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US not ready for comprehensive immigration reform, says Trump

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Washington, July 14 : President Donald Trump told reporters aboard the Air Force One that the conditions are not in place for a thorough overhaul of the US immigration system.

“What I’d like to do is a comprehensive immigration plan. But our country and political forces are not ready yet … There are two sides of a story. It’s always tough,” he said in what was originally supposed to be an off-the-record session with journalists accompanying him on a visit to France.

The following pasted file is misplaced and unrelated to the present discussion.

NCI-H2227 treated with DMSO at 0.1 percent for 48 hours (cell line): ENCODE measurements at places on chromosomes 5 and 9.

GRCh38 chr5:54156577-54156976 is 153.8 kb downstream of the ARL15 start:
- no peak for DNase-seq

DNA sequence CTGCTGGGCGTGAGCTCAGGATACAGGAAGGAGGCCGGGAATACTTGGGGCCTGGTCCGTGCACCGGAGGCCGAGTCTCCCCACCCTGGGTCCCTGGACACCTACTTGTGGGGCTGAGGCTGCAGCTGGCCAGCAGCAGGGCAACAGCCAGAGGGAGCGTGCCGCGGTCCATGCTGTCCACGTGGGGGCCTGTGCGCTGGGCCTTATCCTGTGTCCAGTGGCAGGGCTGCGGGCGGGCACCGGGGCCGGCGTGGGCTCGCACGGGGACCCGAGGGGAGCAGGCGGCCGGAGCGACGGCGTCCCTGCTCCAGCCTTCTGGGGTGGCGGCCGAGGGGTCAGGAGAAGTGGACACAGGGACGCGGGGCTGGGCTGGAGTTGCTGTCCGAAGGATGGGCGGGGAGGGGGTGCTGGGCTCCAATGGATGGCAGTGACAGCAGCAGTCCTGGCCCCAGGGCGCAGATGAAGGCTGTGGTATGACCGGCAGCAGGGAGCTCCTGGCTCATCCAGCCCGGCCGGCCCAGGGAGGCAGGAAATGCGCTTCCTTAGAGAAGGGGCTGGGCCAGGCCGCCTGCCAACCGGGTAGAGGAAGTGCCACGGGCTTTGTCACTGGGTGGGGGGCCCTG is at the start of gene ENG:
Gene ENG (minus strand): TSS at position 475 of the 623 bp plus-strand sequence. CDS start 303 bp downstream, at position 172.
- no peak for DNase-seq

The White House subsequently authorised media outlets to report the President’s comments later on Thursday, reports Efe news.

His statement on immigration reform came in response to a question about the future of the Deferred Action for Childhood Arrivals (DACA) programme, established by predecessor Barack Obama to shield hundreds of thousands of undocumented youths from deportation.

Trump said he has not made a decision over the DACA, while emphasising that he – and not his subordinates – who would make the final determination.

“It’s a decision that I make and it’s a decision that’s very very hard to make. I really understand the situation now,” he said.

Last month, the Department of Homeland Security said that DACA would remain in effect for the time being, though Texas and a number of other states have threatened to sue the federal government if the program is not ended by September 5.

On the related matter of his plan for a wall on the US-Mexican border, Trump said that his remarks about installing solar panels on the structure had not been in jest.